Higher yields and inflationary concerns are particularly dangerous for technology and other growth stocks. Despite this, technology has been the best performing major sector this week, despite the fact that the consumer price index rose at a 5.4 percent annual rate in June.
Technology and growth are viewed as long-term investments that will pay off in the future. Higher yields devalue future cash flows.
If investors return their focus to cyclicals, not all cyclical groups will benefit equally, but materials is one sector that could see a surge.
“Even with the rollover in commodity prices from the top, those companies’ profitability is near record highs, and margins will be at all-time highs,” said Adam Parker, founder of Trivariate Research. “You still have a good fundamental setup overall, and you have a lot of profitability.”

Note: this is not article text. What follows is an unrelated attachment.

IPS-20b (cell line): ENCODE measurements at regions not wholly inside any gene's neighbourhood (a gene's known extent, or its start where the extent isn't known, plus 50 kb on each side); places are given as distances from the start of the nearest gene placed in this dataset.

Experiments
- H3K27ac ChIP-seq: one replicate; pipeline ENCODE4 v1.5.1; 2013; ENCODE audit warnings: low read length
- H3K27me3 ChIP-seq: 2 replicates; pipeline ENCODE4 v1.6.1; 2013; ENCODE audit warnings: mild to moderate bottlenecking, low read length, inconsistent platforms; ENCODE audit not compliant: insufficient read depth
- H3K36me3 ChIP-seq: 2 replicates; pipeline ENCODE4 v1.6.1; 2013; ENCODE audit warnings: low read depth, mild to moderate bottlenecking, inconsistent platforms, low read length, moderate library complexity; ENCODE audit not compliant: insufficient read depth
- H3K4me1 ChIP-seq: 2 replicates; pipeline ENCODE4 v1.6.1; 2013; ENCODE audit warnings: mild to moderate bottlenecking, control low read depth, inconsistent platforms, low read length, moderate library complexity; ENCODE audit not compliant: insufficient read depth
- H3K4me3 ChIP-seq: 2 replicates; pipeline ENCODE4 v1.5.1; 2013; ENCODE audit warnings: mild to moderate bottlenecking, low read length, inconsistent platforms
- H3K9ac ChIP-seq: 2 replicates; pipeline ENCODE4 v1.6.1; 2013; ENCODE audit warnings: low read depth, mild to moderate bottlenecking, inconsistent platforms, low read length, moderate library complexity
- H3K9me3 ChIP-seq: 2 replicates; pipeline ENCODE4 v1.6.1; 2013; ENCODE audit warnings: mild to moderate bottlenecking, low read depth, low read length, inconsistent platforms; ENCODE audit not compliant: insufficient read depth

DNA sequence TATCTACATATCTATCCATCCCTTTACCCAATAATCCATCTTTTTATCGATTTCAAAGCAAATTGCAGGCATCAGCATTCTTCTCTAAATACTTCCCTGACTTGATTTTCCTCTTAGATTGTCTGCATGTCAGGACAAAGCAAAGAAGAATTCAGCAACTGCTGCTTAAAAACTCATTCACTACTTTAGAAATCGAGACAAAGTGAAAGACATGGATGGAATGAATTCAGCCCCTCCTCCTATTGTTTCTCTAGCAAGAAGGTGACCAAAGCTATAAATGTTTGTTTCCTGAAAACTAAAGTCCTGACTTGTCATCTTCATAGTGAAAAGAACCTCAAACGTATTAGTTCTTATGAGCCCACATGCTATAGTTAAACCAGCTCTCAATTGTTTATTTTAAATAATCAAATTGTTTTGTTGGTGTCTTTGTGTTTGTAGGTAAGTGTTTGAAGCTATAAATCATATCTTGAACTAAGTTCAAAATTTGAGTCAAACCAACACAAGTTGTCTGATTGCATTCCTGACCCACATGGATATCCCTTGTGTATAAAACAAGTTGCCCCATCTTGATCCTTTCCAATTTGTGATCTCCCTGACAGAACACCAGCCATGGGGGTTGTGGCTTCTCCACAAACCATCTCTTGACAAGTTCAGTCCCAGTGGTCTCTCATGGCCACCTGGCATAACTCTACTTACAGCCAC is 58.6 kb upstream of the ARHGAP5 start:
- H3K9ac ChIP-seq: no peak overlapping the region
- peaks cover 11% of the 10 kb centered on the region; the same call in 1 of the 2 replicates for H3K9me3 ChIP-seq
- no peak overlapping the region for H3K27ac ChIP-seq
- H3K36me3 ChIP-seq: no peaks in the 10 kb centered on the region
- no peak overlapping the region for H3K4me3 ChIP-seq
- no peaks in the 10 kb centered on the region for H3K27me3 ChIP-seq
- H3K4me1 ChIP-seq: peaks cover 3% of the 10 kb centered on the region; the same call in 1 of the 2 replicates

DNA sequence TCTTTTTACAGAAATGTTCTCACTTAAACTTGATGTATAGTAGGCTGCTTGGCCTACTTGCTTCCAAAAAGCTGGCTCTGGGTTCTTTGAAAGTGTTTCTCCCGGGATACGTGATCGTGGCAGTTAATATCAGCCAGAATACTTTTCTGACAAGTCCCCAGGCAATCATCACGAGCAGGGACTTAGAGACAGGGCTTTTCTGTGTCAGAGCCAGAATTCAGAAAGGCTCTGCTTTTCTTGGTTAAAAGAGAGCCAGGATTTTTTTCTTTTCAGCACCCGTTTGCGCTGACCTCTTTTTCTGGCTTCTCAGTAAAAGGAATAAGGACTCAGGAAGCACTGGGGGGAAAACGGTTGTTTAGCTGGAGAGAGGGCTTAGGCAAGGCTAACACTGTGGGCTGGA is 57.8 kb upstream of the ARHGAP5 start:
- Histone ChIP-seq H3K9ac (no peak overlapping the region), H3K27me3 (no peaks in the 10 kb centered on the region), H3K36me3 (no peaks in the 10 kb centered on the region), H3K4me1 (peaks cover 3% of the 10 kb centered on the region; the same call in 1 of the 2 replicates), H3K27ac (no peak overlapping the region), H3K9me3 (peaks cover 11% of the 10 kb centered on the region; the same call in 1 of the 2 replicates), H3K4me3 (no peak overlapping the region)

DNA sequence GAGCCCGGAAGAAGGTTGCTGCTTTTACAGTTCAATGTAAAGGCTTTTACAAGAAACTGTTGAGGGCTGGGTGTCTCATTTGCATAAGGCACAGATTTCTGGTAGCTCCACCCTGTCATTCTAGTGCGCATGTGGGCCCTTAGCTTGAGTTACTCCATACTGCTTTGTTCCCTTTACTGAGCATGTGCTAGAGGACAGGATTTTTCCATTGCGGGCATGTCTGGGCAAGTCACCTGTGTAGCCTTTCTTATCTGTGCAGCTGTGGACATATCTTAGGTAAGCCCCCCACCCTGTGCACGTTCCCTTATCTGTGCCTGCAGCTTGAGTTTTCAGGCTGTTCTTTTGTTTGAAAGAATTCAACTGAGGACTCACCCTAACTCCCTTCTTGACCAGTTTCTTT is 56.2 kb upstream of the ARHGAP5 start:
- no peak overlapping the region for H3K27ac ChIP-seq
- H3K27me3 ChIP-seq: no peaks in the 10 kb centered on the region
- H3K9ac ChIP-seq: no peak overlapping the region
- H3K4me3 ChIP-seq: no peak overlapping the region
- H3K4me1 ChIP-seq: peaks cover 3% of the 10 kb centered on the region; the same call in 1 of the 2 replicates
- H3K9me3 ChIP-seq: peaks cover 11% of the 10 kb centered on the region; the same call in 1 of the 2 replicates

Parker points out that some companies have had significant earnings revisions. Louisiana Pacific, for example, was expected to earn $3.36 per share this year at the start of the year, but that figure has since risen to $12.40 per share.
Steel Dynamics was expected to trade at $3.12 per share in 2021, but it is now trading at $12.94 per share.
“They’re generating a lot of money. This cycle, I believe they will significantly improve their balance sheet. I am a big fan of energy and materials. That is how you play inflation,” Parker explained.
Parker identified stocks in the top 5% of S&P 500 companies in terms of forecasted earnings expansion and in the top 5% of S&P 500 companies in terms of forecasted multiple contraction, which simply means that their price-to-earnings ratio shrank and stocks appear cheap in comparison to earnings.
Olin, Micron Technologies, Alcoa, ExxonMobil, Western Digital, and LyondellBasell Industries are among these companies. Mosaic, Darden Restaurants, and Discover Financial were also among the companies on the list.
Parker observes that, on average, materials and retailers appear to have lower expectations and thus have a greater potential to outperform earnings targets.